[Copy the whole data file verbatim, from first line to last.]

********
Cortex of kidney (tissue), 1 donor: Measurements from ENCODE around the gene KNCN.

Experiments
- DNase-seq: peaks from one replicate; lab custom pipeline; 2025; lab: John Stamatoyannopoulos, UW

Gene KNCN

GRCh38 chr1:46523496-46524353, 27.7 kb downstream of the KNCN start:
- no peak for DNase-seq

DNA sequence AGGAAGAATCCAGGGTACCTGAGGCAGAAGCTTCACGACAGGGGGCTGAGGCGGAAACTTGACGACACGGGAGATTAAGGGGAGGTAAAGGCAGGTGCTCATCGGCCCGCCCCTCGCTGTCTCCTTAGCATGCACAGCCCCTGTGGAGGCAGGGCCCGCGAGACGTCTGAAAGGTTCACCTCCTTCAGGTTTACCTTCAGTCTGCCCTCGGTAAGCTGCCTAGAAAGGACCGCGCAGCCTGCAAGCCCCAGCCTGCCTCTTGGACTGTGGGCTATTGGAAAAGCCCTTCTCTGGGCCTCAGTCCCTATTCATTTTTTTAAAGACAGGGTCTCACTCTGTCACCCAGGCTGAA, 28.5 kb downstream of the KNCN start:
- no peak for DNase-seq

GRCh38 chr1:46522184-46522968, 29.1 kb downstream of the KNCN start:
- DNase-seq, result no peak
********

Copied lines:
Cortex of kidney (tissue), 1 donor: Measurements from ENCODE around the gene KNCN.

Experiments
- DNase-seq: peaks from one replicate; lab custom pipeline; 2025; lab: John Stamatoyannopoulos, UW

Gene KNCN

GRCh38 chr1:46523496-46524353, 27.7 kb downstream of the KNCN start:
- no peak for DNase-seq

DNA sequence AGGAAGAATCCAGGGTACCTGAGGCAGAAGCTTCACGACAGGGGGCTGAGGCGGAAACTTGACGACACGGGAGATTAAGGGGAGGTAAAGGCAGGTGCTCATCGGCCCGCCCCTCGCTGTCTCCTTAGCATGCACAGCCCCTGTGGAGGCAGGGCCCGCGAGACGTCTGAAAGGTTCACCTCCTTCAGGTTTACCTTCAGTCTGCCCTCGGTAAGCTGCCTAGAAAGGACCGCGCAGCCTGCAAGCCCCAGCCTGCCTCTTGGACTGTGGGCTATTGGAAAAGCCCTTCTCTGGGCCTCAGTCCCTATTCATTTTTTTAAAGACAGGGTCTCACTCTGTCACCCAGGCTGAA, 28.5 kb downstream of the KNCN start:
- no peak for DNase-seq

GRCh38 chr1:46522184-46522968, 29.1 kb downstream of the KNCN start:
- DNase-seq, result no peak